Current tax law allows taxpayers to claim wildfire-related losses that exceed 10 percent of their adjusted gross income, along with those who suffer damages from a handful of situations including natural disasters and theft or vandalism.
But the Republican tax bills floated by both chambers seek to change this.
Both versions of the tax legislation now moving through Congress would take away the deduction for personal losses in wildfires. The House bill would eliminate the casualty loss deduction entirely; the Senate version would retain it only for losses in “federally declared disasters,” and wildfires have hardly ever been so declared.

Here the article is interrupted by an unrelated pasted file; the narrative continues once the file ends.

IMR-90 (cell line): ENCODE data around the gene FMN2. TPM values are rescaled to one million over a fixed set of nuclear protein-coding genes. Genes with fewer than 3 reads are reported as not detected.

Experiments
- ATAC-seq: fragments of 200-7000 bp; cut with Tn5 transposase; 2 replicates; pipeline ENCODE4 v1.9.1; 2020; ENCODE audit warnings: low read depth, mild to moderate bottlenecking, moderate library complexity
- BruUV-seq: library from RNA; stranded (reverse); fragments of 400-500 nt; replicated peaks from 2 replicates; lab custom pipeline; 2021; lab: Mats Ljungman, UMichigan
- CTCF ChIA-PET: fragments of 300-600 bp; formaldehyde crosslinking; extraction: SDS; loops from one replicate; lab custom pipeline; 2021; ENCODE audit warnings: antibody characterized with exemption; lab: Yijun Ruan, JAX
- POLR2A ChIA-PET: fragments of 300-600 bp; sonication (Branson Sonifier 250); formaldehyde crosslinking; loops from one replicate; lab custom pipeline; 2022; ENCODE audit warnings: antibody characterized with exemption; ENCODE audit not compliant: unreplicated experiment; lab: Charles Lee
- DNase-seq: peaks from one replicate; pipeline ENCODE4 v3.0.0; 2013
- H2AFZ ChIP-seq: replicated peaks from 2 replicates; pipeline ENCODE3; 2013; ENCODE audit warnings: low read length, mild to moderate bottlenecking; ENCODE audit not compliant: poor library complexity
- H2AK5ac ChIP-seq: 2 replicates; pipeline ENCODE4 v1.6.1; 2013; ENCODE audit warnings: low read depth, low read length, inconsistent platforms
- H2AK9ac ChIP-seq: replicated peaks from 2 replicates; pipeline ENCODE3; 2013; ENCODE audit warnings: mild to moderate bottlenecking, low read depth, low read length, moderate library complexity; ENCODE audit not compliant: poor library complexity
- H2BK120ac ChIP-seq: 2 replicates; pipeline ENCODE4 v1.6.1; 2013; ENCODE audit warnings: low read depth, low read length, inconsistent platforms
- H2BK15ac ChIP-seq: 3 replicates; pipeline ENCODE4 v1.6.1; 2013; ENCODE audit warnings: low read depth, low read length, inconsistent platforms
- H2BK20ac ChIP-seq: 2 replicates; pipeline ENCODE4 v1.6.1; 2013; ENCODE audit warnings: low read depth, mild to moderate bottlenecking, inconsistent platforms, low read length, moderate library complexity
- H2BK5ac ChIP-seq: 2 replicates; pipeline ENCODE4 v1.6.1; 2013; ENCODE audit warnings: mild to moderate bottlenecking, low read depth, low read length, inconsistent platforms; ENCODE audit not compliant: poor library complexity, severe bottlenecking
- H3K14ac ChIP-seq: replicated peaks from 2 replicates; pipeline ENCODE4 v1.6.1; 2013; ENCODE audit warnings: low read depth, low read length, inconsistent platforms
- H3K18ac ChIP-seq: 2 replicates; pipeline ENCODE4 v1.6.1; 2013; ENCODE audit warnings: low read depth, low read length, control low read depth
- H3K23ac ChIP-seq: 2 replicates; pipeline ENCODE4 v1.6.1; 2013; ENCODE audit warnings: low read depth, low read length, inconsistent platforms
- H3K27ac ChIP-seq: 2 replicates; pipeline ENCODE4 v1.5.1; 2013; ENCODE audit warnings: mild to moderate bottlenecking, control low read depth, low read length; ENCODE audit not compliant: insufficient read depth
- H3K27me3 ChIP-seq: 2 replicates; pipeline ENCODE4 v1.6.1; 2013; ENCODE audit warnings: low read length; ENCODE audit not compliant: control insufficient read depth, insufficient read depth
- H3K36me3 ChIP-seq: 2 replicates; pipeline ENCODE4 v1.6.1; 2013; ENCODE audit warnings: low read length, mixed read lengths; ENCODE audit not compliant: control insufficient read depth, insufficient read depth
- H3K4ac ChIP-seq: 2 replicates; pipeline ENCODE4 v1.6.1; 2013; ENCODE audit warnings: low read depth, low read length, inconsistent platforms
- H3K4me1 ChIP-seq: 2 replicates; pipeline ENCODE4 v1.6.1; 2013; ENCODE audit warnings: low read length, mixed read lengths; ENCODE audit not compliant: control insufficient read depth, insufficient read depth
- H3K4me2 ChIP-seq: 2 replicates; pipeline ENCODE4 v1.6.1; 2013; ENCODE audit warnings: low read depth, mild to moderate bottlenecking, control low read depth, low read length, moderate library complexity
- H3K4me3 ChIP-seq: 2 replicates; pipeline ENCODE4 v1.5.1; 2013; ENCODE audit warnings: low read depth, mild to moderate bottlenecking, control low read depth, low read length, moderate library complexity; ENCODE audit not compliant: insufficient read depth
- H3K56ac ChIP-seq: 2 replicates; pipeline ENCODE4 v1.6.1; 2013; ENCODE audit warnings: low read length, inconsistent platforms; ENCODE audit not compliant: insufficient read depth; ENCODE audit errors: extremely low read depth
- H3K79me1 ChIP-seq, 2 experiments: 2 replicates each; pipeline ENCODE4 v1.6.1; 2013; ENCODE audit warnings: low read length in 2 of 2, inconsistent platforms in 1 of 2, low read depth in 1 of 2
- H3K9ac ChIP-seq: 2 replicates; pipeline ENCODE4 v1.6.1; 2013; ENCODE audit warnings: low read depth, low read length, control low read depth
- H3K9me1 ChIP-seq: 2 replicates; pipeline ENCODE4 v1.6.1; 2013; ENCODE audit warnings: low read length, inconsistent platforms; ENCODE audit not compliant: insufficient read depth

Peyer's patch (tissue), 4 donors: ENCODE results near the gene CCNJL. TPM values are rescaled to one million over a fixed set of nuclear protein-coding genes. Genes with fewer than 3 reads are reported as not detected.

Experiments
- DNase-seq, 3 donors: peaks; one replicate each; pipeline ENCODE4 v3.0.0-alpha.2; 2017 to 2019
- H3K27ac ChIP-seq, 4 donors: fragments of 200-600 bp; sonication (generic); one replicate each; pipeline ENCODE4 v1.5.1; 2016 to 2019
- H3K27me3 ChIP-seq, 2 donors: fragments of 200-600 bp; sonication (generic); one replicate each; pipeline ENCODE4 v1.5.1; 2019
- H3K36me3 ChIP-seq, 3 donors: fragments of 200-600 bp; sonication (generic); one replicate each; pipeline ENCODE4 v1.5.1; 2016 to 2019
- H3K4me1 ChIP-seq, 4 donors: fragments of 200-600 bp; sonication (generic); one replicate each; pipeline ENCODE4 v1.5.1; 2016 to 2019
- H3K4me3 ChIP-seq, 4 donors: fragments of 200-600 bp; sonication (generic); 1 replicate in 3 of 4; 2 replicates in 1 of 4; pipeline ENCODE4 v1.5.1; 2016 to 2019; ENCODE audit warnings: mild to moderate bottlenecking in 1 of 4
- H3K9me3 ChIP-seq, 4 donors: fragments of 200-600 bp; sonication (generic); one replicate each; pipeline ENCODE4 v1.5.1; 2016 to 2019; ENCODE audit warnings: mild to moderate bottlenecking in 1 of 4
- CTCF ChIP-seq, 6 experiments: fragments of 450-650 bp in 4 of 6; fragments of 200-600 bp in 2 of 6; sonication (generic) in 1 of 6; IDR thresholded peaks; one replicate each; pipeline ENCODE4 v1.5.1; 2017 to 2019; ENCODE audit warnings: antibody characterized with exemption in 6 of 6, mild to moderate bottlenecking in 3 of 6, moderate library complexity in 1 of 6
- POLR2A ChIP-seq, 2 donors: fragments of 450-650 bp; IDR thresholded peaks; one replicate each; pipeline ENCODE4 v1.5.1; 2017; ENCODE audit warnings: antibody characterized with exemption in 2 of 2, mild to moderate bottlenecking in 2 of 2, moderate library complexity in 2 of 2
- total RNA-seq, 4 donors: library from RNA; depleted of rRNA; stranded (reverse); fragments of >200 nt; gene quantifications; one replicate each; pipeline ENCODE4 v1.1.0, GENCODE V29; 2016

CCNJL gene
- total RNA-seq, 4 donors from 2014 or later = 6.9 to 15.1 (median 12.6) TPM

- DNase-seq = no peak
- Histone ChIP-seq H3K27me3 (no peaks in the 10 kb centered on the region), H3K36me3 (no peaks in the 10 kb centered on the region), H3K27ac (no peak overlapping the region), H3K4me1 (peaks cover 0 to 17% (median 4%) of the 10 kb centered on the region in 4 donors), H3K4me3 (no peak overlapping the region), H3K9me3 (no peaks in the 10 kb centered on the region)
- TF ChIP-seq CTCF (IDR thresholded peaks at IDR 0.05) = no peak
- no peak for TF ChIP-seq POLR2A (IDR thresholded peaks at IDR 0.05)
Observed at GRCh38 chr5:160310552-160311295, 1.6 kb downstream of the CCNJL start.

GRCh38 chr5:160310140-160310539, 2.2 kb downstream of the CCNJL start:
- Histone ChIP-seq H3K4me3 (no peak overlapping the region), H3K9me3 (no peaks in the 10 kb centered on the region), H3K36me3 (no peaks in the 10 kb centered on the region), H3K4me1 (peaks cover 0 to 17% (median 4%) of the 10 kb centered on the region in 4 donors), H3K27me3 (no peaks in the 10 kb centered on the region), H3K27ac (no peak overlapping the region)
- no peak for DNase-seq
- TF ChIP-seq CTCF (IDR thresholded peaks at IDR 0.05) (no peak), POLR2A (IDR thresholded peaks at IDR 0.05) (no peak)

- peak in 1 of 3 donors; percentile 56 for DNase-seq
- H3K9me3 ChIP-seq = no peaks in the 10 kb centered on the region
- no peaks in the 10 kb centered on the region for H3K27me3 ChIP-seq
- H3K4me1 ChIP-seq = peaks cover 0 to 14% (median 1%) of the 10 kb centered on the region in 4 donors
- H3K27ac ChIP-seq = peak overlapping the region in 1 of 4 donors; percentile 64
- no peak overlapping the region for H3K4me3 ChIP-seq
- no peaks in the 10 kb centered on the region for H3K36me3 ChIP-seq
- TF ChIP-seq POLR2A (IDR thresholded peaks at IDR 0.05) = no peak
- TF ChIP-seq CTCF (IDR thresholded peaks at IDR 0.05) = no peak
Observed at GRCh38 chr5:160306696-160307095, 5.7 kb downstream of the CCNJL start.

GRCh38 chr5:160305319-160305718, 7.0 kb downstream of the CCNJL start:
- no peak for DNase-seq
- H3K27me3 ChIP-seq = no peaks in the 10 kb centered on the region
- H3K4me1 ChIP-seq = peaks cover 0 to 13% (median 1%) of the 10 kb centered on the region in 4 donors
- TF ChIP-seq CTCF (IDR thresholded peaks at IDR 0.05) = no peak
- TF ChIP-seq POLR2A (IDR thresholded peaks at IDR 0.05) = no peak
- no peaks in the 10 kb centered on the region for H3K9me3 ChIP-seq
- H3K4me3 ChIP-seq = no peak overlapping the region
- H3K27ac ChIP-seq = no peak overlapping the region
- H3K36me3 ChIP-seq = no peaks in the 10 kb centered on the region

Damage from 2017's wildfires would not be affected, but starting at the beginning of 2018, damage related to such incidents would not qualify for deductions.
Democrats have complained that these provisions are especially unfair to California, which is more prone to wildfires and earthquakes than most other states. But losses from hurricanes, tornadoes, floods and mudslides would not be deductible either, so the effects would be felt in many red states as well.